Rich Man, Poor Man

Rich Man, Poor Man

by Maximilian Foster

Maximilian Foster (Feb 27,1871–Sep 21, 1943) is an American writer best known for his work Rich Man, Poor Man, first published in 1915, by the Curtis Publishing Company. In 1918, the story became the silent film romantic drama starring Marguerite Clark and directed by J. Searle Dawley. According to experts the motion picture was lost. Other books by Maximilian Foster When Strangers Marry, The Silent Partner, Something to Do, and A Taste of Life.

Excerpt Chapter 1.

Promptly at six every week-day evening in the year Mr. Mapleson came

down the stairs of the L road station on the corner and trudged up

the side street toward his home. He lived at Mrs. Tilney’s, the

last house but one in the block; but though for more than sixteen

years Mr. Mapleson had boarded there, none of the landlady’s other

patrons–or the landlady either, for that matter–knew much about

their fellow-guest. Frankly he was a good deal of a puzzle. The others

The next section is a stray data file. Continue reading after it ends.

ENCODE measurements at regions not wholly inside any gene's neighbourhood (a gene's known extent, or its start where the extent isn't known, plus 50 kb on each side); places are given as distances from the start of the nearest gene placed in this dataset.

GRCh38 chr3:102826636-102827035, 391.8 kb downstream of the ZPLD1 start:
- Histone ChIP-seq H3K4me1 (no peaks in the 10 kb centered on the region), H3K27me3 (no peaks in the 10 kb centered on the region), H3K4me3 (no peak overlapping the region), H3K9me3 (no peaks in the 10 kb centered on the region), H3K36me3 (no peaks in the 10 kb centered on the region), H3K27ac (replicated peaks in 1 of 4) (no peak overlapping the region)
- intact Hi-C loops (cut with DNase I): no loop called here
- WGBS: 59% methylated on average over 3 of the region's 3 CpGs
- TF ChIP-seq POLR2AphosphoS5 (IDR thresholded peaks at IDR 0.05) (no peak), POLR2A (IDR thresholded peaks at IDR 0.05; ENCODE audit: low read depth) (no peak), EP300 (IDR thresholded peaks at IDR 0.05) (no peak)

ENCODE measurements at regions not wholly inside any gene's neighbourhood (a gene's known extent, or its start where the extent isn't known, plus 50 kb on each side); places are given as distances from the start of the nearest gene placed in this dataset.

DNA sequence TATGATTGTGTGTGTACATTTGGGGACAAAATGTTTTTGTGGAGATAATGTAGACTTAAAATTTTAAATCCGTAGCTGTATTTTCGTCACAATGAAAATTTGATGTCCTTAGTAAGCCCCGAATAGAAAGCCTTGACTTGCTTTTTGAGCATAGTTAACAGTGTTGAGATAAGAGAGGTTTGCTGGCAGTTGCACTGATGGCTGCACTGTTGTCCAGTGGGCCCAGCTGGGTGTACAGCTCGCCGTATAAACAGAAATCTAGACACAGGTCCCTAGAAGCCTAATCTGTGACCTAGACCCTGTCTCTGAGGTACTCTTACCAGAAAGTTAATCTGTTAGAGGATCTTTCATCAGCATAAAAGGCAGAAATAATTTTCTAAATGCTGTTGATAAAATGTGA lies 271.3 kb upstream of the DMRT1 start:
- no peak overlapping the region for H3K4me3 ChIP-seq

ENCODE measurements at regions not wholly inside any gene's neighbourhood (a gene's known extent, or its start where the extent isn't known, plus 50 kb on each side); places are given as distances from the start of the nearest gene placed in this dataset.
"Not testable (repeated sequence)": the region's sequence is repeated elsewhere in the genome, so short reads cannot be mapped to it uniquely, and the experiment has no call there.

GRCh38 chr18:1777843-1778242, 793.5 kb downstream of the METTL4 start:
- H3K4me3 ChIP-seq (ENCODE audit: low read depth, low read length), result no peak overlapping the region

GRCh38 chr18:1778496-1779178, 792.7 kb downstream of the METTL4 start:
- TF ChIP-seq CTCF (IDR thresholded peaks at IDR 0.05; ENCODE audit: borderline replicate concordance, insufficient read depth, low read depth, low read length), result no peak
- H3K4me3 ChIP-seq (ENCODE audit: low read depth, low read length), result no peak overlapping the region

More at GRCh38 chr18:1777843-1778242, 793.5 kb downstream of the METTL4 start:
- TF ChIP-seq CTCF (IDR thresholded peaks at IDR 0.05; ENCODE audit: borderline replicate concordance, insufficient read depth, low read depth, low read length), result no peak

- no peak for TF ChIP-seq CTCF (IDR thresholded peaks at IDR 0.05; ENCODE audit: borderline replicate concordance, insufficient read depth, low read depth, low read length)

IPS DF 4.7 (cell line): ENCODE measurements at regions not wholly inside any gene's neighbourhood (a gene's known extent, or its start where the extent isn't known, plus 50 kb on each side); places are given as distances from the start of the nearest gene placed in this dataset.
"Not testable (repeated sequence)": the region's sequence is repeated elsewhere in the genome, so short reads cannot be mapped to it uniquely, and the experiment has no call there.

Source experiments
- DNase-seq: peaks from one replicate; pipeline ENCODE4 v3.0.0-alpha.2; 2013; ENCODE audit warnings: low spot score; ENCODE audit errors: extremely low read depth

thought him queer in his ways besides. They were right perhaps.

 

He was a little man, round-shouldered, elderly and spare, with an air

of alert, bustling energy quite birdlike in its abruptness. Uppish

you might have judged him, and self-important too; yet in his tired

eyes as well as in the droop of his small sensitive mouth there was

something that belied the vanity of a pompous, confident man. Nor

was his briskness so very convincing, once you had closely scanned

him, for beneath it all was a secret, furtive nervousness that

bordered at times on the panicky. He was, in short, shy–shy to a last

degree; a self-conscious, timorous man that on every occasion shrank

mistrustfully from the busy world about him. A castaway marooned on

a desert island could scarcely have been more solitary, only in Mr.

Mapleson’s case, of course, the solitude was New York.

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